11.08.21

Gemini version available ♊︎

Links 8/11/2021: Guile-CV 0.3.0, Intel DRM Chaos

Posted in News Roundup at 6:14 am by Dr. Roy Schestowitz

  • GNU/Linux

    • Desktop/Laptop

      • Linux Weekly Roundup #155

        I hope you are doing well!

        We had another wonderful week in the world of Linux releases with Fedora 35, Voyager Live 21.10, Freespire 8.0 Beta 1, and PCLinuxOS 2021.11.

      • 9to5Linux Weekly Roundup: November 7th, 2021

        This week has been great for fans of the Fedora Linux distribution (yes, that includes me) and the GNOME desktop environment (that also includes me) as we saw the release of Fedora Linux 35 with the latest GNOME 41.1 desktop environment, and GNOME 40 folks were also updated to the 40.5 point release.

        But there were many awesome Linux news this week, starting with the release of the LXQt 1.0 desktop environment and Mozilla Firefox 94 web browser, and continuing with the GNU Linux-libre 5.15 kernel, LibreOffice 7.1.7 office suite, and HPLIP 3.21.10 printer/scanner drivers.

      • System76 Engineer Confirms Work on New Rust-Written Desktop, Not Based on GNOME

        In other comments Murphy clarified that essentially the gist of it would be an independent/distro-agnostic desktop environment, and that they’d be “using tooling that already exists (mutter, kwin, wlroots), but implementing the surrounding shell in Rust from scratch…” And he added later that “We already do our best to follow freedesktop specifications with our software. So there’s no reason to think we’d do otherwise.”

    • Audiocasts/Shows

      • Linux Action News 214

        Significant changes at GitHub, Ubuntu starts work on a new desktop tool, why WirePlumber is a big deal, and we bust some Red Hat FUD.

      • Josh Bressers: Episode 296 – Is Trojan Source a vulnerability?

        Josh and Kurt talk about the new Trojan Source bug. We don’t always agree on if this is a vulnerability (it’s not), but by the end we come to an agreement that ASCII is out, Unicode is in. We don’t live in a world where you can make a realistic suggestion to return to using only ASCII. There are a lot of weird moving parts with this one.

    • Benchmarks

      • Intel Core i9 12900K “Alder Lake” AVX-512 On Linux

        While it was initially communicated by Intel that Alder Lake’s Golden Cove P-Cores has AVX-512 “fused off”, that has turned out not to be the case at least with the initial batch of processors and current BIOS/firmware configurations. If disabling the power-efficient Gracemont E-Cores, it’s possible to enable AVX-512 and make use of it. Here are some initial AVX-512 benchmarks in such a configuration under Linux with the Core i9 12900K.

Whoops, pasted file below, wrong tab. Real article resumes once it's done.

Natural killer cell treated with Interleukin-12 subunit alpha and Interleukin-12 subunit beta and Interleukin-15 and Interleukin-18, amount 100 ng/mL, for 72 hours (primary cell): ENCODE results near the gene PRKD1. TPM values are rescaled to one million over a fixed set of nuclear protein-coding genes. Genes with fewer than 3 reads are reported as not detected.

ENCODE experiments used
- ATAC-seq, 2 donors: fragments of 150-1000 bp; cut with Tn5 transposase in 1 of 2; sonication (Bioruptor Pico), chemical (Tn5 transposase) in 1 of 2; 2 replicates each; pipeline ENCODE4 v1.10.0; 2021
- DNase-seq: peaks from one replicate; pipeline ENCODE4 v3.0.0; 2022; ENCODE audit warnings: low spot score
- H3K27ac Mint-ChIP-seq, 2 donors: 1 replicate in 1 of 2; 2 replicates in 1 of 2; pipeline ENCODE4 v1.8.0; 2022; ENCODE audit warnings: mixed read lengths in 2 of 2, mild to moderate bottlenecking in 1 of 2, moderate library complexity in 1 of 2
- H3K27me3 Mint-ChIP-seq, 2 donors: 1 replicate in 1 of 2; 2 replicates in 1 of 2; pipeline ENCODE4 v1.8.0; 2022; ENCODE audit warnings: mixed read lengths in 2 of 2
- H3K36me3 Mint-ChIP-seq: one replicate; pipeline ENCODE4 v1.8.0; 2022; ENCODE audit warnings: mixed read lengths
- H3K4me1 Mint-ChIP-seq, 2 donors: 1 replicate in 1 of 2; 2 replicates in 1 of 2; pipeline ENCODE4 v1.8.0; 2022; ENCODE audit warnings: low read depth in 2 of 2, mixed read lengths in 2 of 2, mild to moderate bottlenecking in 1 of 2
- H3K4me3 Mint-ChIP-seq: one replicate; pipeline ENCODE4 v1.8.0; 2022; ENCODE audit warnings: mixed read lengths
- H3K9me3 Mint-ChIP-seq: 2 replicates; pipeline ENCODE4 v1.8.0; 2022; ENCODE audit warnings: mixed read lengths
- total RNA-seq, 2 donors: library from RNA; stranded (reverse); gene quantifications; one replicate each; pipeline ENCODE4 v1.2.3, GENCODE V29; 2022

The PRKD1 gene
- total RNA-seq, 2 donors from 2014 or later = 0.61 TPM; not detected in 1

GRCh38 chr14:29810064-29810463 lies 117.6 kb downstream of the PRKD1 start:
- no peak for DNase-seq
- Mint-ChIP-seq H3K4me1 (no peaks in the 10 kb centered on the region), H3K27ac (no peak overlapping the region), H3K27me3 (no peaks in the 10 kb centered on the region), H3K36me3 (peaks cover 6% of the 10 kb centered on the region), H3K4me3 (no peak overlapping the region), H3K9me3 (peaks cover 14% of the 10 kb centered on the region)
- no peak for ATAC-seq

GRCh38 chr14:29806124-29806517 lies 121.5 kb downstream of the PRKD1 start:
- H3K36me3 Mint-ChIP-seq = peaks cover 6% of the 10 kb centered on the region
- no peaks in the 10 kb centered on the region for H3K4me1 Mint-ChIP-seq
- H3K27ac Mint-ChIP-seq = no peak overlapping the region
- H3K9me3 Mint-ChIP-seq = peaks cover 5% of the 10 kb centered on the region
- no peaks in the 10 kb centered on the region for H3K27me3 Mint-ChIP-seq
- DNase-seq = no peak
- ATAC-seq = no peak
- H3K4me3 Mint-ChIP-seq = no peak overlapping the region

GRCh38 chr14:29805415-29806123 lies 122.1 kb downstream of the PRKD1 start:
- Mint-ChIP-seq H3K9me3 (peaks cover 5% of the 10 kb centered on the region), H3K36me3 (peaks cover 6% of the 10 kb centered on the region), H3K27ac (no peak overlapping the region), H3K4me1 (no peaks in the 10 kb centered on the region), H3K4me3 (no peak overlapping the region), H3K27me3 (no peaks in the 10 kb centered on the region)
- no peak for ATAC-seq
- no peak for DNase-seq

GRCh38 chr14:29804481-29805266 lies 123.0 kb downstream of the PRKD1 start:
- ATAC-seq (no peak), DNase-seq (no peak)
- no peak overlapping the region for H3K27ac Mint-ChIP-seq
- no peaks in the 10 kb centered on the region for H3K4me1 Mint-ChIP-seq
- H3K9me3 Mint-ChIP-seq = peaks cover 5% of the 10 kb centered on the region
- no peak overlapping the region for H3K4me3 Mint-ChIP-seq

• ODROID-N2+ review with Ubuntu 21.10 using Wayland and Panfrost

        ODROID-N2+ was launched in July 2020, but I only got the Amlogic S922X Rev C SBC recently with Hardkernel wanting me to test their latest Ubuntu 21.10 image with the Panfrost open-source GPU driver.

        [...]

        In summary, ODROID-N2+ is fast for an Arm platform. For perfectly smooth video playback in YouTube better use 720p at this time. Firefox uses H.264 video decoding limited to 1080p, while Chromium supports up to 4K using VP9, but it’s unwatchable. The WebGL aquarium demo renders at 16-17 fps in Firefox with 500 fish, but only 3 fps in Chromium, probably because GPU acceleration is not supported/enabled? SuperTuxKart plays OK in full-screen mode, but it’s not as smooth as I would like. I tried Super Mario Sunshine in the Dolphin emulator, and it worked very well.

        I had an issue with white text on white background in the Dolphin emulator, and the workaround was to switch to the dark theme in Ubuntu’s Appearance Settings.

    • Applications

      • 7 Free and Open Source Plotting Tools [For Maths and Stats]

        We live in a world where almost everything we have generates data. Data, which can be analyzed and visualized thanks to tools that create graphs showing the relation between variables.

        These tools are famously called “plotting apps”. They can be used for basic maths task in school to professional scientific projects. They can also be used for adding stats and data to presentations.